Religiously Royal…

Close up image of the male and female flowers of a Royal Palm (Roystonea regia). The popular, native species, has separate male and female flowers. Copyright 2018 Pamela Breitberg.

Cuba and Christians both connect the Royal Palm with religious signifigance. The specie’s primary use is for landscaping in Florida. Copyrightberg.

CLICK image above to become more familiar with the Royal Palm. Copyright 2018 Pamela Breitberg

Expanded views…

Louie Bossi’s restaurant in Ft. Lauderdale has a sweet courtyard dining area that’s a must whenever you’re on Las Olas Blvd. Besides incredible food the environment invites one to let their troubles drift away and relax. One of the design elements are many vintage windows that frame mirrors, hung on their brick walls. The impression created is that of a lush tropical garden, because of multiplied images of each plant in the courtyard. Copyright 2018 Pamela Breitberg

Dreamy weeper…

The South Florida Plant Guide calls this plant a “dream of a tree”. In other words it is another favorite flowering tree.

The red flowers’ design and the dangling leaves gives incentives for it’s name; Weeping Bottlebrush Tree (Calistemon viminalis).

Marco image of the Bottlebrush Tree’s flower. CLICK on image to see a diagram of the flower’s design. Copyright 2018 Pamela Breitberg

Real reflection…

Eating another delicious lunch at the 15th Street Fisheries in Ft. Lauderdale’s Marina this reflection in the water of the dock caught my attention. The mesh screen between us and the water is there to keep birds away from our food; though they are skilled at grabbing it in the air when Tarpon feeding is happening. When you go plan to feed the Tarpon in this water between dock and restaurant. Copyright 2018 Pamela Breitberg

What is real after all…

When a photo is of a painted plant is any of it real? This was on the side of a building on Las Olas Blvd in Ft. Lauderdale. Copyright 2018 Pamela Breitberg

The plant on the wall is art; the plants on the ground against the wall are real. However since it’s all captured digitally is any of this real?! Copyright 2018 Pamela Breitberg

Leafing out…

This time of year the leaves are new on the popular Sea Grape tree/shrubs. The “grapes” will follow later in the season. Copyright 2018 Pamela Breitberg

These Sea Grape trees had weathered leaves from the nearby ocean setting. New leaves were yet untouched by the salty winds. Copyright 2018 Pamela Breitberg

New Sea Grape leaves are reddish; mature leaves are green. Copyright 2018 Pamela Breitberg

Mmmm mangos…

I always assumed Mango trees grew about the size of apple and cherry trees. I should know that in tropical climates everything thrives better. We saw this tree on our neighborhood walk the other day. There were a few Mango low enough that I could have sampled one or two; but I was good and just captured these images. Copyright 2018 Pamela Breitberg

Not quite ripe enough to enjoy other than with my eyes. Copyright 2018 Pamela Breitberg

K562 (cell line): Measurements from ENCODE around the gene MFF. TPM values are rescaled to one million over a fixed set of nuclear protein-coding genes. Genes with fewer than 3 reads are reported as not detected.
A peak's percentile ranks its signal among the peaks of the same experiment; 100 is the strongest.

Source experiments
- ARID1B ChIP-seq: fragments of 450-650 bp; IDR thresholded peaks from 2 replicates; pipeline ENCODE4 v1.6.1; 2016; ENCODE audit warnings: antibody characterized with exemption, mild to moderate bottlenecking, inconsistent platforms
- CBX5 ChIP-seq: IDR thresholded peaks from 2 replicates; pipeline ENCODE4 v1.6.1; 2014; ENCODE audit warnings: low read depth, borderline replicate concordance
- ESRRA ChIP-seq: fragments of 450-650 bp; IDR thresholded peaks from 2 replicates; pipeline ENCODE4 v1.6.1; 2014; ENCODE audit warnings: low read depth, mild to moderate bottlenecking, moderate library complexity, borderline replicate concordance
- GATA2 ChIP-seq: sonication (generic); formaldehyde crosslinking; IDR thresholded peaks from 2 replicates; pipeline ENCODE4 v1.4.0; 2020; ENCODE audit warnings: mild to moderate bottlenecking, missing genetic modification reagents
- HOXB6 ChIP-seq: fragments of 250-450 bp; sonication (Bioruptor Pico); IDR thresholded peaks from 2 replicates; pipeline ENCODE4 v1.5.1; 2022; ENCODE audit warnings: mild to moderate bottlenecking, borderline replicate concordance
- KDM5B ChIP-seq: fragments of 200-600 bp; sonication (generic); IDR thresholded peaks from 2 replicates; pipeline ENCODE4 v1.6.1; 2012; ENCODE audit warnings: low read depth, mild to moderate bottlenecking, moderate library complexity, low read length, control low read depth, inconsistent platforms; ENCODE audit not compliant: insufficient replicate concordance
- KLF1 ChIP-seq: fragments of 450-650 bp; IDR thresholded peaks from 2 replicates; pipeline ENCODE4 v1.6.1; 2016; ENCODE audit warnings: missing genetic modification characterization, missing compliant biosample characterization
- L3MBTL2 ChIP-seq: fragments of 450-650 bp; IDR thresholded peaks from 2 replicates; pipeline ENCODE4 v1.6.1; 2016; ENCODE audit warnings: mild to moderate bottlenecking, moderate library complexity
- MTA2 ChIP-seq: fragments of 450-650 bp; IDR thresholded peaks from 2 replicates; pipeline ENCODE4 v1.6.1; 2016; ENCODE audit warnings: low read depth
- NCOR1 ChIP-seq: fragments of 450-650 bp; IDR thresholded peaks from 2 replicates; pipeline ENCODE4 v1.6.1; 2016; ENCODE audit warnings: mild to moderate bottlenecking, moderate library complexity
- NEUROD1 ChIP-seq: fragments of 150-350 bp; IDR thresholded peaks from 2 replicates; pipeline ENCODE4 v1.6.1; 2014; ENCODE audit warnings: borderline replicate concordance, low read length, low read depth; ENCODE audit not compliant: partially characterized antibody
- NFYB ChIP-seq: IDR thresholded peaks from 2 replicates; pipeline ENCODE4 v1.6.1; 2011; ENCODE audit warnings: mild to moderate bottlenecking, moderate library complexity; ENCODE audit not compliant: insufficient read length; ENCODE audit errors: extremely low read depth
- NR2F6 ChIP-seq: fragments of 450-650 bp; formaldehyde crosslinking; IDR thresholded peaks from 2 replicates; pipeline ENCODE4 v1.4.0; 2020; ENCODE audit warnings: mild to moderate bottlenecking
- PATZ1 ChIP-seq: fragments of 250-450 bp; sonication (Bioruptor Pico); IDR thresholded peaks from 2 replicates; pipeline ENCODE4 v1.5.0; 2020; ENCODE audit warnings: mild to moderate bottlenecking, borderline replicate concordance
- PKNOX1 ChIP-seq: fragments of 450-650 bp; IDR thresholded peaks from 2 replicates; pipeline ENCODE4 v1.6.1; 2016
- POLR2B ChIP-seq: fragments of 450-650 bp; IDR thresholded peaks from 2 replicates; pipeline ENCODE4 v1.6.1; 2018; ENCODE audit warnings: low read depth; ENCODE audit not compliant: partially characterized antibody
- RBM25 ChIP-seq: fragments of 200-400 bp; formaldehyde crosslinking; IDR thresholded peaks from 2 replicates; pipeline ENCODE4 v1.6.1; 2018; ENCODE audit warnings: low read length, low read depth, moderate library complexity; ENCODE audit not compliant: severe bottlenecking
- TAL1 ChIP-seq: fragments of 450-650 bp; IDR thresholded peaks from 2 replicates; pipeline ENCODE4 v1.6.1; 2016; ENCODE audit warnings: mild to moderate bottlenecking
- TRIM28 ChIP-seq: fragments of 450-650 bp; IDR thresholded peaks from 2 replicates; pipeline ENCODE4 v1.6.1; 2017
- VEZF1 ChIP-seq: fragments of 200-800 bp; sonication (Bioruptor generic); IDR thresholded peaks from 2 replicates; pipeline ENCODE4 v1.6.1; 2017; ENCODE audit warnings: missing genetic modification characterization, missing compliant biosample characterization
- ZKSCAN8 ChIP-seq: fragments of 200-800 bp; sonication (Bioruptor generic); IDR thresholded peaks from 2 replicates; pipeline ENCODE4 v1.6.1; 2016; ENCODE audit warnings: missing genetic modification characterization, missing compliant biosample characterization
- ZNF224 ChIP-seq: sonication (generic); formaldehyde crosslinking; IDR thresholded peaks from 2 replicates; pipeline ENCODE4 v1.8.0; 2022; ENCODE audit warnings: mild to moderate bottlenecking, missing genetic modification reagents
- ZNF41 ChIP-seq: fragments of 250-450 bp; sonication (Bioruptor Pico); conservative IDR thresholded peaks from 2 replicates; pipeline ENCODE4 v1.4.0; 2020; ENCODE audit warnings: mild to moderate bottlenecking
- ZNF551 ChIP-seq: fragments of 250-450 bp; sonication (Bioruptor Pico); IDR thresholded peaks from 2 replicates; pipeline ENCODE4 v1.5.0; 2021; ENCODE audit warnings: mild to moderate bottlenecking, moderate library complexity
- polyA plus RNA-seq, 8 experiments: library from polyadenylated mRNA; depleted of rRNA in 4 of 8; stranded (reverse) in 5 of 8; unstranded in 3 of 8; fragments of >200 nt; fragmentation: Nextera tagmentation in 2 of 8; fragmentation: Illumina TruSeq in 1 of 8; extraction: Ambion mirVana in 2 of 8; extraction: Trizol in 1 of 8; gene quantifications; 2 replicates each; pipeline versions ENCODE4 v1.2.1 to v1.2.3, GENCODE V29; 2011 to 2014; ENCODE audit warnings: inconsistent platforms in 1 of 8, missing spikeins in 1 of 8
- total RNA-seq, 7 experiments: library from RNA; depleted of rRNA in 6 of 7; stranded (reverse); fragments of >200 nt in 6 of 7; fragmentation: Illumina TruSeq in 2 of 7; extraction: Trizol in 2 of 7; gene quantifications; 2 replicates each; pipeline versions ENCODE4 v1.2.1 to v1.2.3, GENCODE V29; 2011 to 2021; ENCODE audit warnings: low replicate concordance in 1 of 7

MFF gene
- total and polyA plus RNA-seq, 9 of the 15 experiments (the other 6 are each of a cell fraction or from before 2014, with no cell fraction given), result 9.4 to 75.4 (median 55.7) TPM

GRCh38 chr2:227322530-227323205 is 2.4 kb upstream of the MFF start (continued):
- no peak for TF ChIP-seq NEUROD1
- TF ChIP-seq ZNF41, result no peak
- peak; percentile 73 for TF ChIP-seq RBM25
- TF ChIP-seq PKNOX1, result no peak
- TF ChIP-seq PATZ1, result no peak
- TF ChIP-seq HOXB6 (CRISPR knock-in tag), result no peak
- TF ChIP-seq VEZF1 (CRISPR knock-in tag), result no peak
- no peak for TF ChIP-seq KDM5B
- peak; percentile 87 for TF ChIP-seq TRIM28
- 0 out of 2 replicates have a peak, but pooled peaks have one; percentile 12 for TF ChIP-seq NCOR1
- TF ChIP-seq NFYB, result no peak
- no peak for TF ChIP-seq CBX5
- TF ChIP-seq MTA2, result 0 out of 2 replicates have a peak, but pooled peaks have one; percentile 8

Endangered mascot…

Couldn’t leave out the Bonnet House’s beloved Spider Monkeys from my collection of images. I only saw two of the three remaining monkeys that live freely on this property. They are old and so sighting them is treasured by volunteers and staff and visitors. they are the remaining generation of monkeys brought to the estate by the Bartletts. The Bartletts brought many kinds of tropical plants as well as parrots and monkeys to brighten their summer home, the Bonnett House.

The monkeys will not be replaced because of laws against such practice, of which I have no argument. The volunteers feed them each morning making seeing them easiest in those early morning hours. I will treasure these images more when they are no longer apart of Bonnet House.

Easy to love from a distance. A Bonnet House Spider Monkey. Copyright 2018 Pamela Breitberg

One of the treasured Spider Monkeys of Bonnet House, Ft. Lauderdale Florida. Copyright 2018 Pamela Breitberg

Another “egg yolk” variety…

Both varieties of Plumeria (see previous post for other variety) were found on a stroll through a gated community in Ft. Lauderdale. It does seem appropriate to find such beauty in a secure environment; but apparently it is a favorite garden addition in tropical climates.

Taking advantage of a lower branch of this Plumeria tree I was able to get a closer image for your and my enjoyment. This species has the common five petals per bloom. Copyright 2018 Pamela Breitberg

Plumeria tree with blooms and leaves. Copyright 2018 Pamela Breitberg

Royalty at the Sea…

Royal Terns attempting to claim space while they watch for a meal. Perhaps acting un-royal at this moment. Copyright 2018 Pamela Breitberg

Royal Tern (Thalasseus maximus) means “greatest Sea fisherman”. Quite a statement to live up to. Copyright 2018 Pamela Breitberg

Royal Terns‘ tail feathers fan out when they are flight. Compare to the closed position otherwise on the beach. Copyright 2018 Pamela Breitberg

Amid the human footprints the Royal Terns take a break from fishing, yet remain alert for more human feet. Notice their wings-out stance. They waddle to and from the shoreline in this stance. Copyright 2018 Pamela Breitberg